It’s no secret that the cost of healthcare plans are in a seemingly never-ending ascent in the U.S.

According to financial site The Balance, healthcare has become one of the country’s largest industries, accounting for 17.8 percent of the U.S. gross domestic product. It shows how much things have changed in just a few generations; in 1960, healthcare cost only $27.2 billion–5 percent of GDP back then.

That equals $9,990 per person in 2015–a lot more than the $146 per person average in 1960.

By and large, we learn from the National Conference of State Legislatures, that healthcare costs have risen faster than inflation, faster than rising incomes.

OK, so it’s rising quickly, emerging as a financial juggernaut that grows despite attempted reforms and improved technology.

Why?

In an interview with PBS NewsHour , leading health economist David Cutler–who has a much sunnier view of the current healthcare environment than most Americans–said the biggest reason for rising costs is the “astronomical” administrative costs of running the system.

Those costs add up to about 25 percent of healthcare cost. Cutler said that’s “far higher than in any other country.” The next highest administrative costs in the world only reach 10 to 15 percent, he said.

He illustrated the administrative bloat this way:

Duke University Hospital has 900 hospital beds and 1,300 billing clerks. The typical Canadian hospital has a handful of billing clerks. Single-payer systems have fewer administrative needs. That’s not to say they’re better, but that’s just on one dimension that they clearly cost less. What a lot of those people are doing in America is they are figuring out how to bill different insurers for different systems, figuring out how to collect money from people, all of that sort of stuff.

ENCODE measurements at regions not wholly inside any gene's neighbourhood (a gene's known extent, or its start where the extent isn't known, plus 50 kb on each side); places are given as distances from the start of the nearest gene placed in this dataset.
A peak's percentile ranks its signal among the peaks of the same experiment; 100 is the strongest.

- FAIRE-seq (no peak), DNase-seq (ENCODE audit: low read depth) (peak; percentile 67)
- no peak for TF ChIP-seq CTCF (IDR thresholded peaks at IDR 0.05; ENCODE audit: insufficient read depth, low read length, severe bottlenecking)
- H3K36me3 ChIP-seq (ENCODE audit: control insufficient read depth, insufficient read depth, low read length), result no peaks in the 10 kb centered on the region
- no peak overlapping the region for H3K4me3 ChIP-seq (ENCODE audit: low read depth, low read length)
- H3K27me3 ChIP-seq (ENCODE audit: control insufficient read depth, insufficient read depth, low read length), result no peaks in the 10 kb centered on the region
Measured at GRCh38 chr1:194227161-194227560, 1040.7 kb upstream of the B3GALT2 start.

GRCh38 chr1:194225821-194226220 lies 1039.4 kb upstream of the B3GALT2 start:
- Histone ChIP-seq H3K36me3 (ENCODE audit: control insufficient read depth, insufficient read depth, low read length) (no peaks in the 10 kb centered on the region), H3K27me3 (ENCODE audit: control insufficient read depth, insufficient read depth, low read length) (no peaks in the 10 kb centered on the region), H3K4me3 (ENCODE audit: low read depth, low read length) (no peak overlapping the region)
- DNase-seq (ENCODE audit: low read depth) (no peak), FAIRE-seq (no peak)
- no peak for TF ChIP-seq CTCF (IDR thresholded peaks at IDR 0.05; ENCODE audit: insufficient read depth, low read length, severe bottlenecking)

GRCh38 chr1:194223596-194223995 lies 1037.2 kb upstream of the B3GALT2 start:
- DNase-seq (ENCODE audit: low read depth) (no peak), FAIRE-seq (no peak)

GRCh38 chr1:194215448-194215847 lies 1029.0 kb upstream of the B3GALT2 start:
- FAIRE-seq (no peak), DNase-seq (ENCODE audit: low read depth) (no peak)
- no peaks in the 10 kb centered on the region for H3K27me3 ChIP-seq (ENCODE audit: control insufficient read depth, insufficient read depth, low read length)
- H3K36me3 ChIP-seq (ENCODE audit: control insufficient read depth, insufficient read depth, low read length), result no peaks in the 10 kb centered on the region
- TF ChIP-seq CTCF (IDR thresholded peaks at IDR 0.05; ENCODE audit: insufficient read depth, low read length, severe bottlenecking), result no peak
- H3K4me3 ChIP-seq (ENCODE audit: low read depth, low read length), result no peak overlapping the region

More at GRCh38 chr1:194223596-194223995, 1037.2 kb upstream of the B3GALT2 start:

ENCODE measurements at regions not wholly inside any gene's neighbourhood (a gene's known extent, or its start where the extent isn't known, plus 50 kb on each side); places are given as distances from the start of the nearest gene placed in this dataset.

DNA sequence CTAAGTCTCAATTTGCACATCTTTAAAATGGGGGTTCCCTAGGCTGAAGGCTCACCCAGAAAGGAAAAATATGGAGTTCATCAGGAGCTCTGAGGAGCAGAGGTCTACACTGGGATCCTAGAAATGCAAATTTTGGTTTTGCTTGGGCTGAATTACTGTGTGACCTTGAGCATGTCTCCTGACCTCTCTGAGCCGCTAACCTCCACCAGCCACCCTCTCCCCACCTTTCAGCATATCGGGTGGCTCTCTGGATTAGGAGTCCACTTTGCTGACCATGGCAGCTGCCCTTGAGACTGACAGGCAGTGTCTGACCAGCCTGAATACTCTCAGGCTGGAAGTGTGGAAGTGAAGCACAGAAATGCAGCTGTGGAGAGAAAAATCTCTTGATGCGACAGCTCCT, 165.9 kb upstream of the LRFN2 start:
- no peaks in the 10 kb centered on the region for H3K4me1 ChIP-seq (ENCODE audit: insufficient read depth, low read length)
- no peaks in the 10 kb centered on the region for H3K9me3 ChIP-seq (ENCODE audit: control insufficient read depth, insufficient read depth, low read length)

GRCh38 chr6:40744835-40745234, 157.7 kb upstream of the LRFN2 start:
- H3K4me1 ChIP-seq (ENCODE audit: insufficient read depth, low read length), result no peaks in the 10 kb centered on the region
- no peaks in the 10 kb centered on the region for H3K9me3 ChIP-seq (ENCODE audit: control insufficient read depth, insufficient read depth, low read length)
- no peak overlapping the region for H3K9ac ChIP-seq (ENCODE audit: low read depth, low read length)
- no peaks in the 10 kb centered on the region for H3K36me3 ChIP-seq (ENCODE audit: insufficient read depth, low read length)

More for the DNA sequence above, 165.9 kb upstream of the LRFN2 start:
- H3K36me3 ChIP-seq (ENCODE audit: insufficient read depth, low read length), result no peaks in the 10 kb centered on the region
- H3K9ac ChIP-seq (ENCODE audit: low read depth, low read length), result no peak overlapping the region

So what’s the answer in this bloated administrative nightmare?

Health Rosetta Founder Dave Chase has an idea: Transparent Open Networks

Here’s how it works:

Providers (typically independent imaging centers, specialty hospitals, and ambulatory surgery centers) supply up-front pricing at significantly reduced rates in exchange for increased volume, quick pay, reduced friction, and avoiding claims/collections problems—all factors that allow providers to charge greatly reduced prices while netting a similar amount to standard insurance billing.

Providers contract directly with an employer or a third party aggregator to offer services outside of a typical payment and network structure. In exchange for significantly reduced rates, employers encourage plan members to use these providers, typically by waiving all of the individual’s costs including copays, coinsurance, and deductibles.

By settling the price up front, transparent open networks allow employers with self-insured healthcare programs to foster “brand loyalty” to participating providers, the providers have a simpler, less-administrative situation, and patients get a much better deal.

Want to know how to get around the 800 pound gorilla of soaring administrative costs, opting instead for the world of transparent open networks? Captiva Benefit Solutions can help you navigate.